Hours before the kickoff of World Cup 2014, Benn Jordan took to his computer to watch the Brazilian team battle Croatia. But because he doesn’t have a cable television subscription, he and scores of soccer fans were shut out of ESPN’s stream of the game online.
That proved to be a minor inconvenience. Within minutes Jordan was able to use a technical workaround that allowed him to charade as a U.K. resident to watch a free British stream of the game from his Chicago home.
Jordan’s tactics appear to be more common as consumers look for loopholes, technical workarounds and controversial new services to get all of their content online, even as cable and satellite providers work to keep their most valuable shows within paid subscriptions.
Like many popular television programs, online viewing is still only available to those who can prove they also subscribe to cable or satellite television bundles of channels. That’s true for many sports programs and HBO hits such as “Game of Thrones.” But increasingly, consumers are finding ways to defy the requirements of cable companies. And a niche industry has emerged offering software that helps consumers cut the cable cord but still get the content they want online.
“Tired of cable? Cut the cord! Learn how to watch LIVE sports without cable here,” software company Ghost Path VPN marketed on its blog and through tweets and messages on Facebook. Through a simple software download, consumers can create virtual private networks that mask or change one’s location. The VPN services have also become popular for consumers seeking privacy and security against hackers. VPNs like AnchorFree are hugely popular to circumvent censors in countries such as China and Turkey.
Others use the controversial online service Aereo, a live television service under review by the Supreme Court over allegations by broadcasters that the subscription service violates copyright law. Many live matches are hard for sports fans to view online, but VPNs and Aereo have offered easy ways around restrictions.
For MLB.TV subscribers, the ability to see live games online is handicapped by blackout restrictions for local games. Sarah Moon, a Portland, Oregon, resident, gladly pays $130 a year for the streaming service but is blocked out of watching Seattle Mariners games.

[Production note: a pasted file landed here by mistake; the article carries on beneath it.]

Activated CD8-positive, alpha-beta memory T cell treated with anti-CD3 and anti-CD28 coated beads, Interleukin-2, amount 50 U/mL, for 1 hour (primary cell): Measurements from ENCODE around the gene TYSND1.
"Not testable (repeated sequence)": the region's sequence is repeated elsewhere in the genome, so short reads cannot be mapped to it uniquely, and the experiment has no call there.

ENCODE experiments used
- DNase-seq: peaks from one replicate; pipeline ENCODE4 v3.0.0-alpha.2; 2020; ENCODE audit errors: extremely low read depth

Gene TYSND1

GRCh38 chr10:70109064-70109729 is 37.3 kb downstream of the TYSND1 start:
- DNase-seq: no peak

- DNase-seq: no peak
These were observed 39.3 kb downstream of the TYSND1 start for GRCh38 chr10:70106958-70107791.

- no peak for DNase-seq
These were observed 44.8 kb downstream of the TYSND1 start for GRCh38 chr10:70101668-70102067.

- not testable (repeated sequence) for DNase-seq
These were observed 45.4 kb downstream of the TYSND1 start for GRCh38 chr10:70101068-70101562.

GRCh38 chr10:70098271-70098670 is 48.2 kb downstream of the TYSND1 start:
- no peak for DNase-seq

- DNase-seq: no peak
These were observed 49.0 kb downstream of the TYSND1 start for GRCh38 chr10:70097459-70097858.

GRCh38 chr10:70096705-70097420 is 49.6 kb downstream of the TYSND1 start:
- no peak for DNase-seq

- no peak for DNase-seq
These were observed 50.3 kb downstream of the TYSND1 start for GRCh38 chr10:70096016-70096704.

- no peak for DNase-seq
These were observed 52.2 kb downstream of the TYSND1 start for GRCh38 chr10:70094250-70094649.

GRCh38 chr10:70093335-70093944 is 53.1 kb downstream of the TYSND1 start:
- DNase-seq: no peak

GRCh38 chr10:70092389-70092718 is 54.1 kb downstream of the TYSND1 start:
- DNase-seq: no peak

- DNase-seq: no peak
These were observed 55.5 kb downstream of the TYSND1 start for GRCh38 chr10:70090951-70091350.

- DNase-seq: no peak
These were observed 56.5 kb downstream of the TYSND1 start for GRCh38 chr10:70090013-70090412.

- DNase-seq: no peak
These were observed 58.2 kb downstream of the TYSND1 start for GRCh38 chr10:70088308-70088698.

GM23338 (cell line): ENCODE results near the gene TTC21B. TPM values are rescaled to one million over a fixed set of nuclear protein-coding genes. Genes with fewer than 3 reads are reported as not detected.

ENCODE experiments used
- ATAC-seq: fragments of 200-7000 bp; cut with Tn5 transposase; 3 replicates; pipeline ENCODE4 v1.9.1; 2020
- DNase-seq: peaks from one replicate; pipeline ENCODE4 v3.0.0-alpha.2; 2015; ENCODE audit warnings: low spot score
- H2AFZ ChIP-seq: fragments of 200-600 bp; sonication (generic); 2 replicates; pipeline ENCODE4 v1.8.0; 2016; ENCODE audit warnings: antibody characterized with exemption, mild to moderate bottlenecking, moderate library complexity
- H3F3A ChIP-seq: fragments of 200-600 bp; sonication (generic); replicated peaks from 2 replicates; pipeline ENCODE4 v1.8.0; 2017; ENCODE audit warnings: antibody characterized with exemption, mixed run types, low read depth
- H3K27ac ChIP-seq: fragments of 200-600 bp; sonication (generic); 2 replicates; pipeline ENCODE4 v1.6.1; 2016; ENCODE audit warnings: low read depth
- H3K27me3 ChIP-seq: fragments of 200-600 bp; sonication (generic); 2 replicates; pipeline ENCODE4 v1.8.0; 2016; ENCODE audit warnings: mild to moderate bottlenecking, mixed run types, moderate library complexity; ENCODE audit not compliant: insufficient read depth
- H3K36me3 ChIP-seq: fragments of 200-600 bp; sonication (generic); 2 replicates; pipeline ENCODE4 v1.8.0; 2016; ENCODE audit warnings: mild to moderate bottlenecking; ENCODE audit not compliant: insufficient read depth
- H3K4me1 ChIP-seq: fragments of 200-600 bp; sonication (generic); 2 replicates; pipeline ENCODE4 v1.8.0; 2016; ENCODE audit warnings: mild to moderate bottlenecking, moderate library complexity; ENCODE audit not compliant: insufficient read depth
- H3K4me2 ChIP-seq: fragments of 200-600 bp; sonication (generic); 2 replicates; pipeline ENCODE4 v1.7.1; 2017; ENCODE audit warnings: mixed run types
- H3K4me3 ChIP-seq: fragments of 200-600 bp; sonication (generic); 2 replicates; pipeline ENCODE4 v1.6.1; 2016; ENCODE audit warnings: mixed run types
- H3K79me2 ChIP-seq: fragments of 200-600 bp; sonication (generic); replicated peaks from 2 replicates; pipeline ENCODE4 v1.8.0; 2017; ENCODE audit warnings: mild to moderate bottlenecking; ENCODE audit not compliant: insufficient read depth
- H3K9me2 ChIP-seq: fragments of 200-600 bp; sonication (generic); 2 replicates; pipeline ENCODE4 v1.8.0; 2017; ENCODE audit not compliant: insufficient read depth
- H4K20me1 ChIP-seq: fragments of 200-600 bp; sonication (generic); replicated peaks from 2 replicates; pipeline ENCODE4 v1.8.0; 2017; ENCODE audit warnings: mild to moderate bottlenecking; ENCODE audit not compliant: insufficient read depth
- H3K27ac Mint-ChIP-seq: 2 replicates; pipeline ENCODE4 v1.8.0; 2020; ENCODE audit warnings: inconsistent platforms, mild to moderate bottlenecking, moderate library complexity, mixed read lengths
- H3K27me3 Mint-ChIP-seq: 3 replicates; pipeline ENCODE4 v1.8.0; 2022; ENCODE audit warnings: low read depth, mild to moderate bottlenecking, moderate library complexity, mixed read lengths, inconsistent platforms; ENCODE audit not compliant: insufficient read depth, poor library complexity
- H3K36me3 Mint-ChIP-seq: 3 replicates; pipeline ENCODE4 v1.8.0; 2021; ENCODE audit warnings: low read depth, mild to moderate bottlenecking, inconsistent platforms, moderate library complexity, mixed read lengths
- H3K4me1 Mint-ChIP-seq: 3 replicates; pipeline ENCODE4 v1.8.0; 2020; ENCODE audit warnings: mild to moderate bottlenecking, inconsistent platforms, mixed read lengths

“I believe in paying for content and feel that it is really important to do so,” said Moon, a tech consultant. She pays for the premium Pandora music service, Hulu Plus, Netflix and a half-dozen magazines online and on paper. “But when it came to cable, it was insane how much we were paying each month — north of $100 — for just a few channels that we were watching.”
MLB’s willingness to put live games online seemed like a great fix. But soon, Moon realized the games she wanted to watch most were unavailable online. Broadcasts of Mariners games were rarely on over-the-air television and only available through cable channels. Her husband, a Cincinnati Reds fan, gets the most use out of the MLB.TV subscription because none of those games are blocked for Portland residents.
So two years ago, Moon downloaded VPN software onto her cable modem that allowed her to mask her location so that she can see Mariners games. The software essentially assigns a different location to IP addresses on her computers and the Roku television device.
Jordan used a similar tactic for the World Cup. It took him about 10 minutes to set up a VPN service that allowed him to set his location to the United Kingdom and pick up a live stream of the first World Cup match via England’s public television service ITV. “Setting up a VPN was pretty easy,” he said. And watching the World Cup was just one of the many programs he’s now able to get online without having to pay for cable service.
“I canceled my cable about three years ago, as I was never using it,” Jordan said. “I’m a big fan of mixed martial arts, so I almost caved in when the UFC paired up with Fox Sports 1, but Comcast wanted over $100 for a package that would include the channel, so I just find a stream for those events or prelims.”
The use of VPNs to watch sports programs do not violate copyright laws, according to John Bergmeyer, a staff attorney at Public Knowledge. But ESPN or other networks with distribution rights to the programs could determine that use of “geo-blocking” services like VPNs violate their terms of service, he said.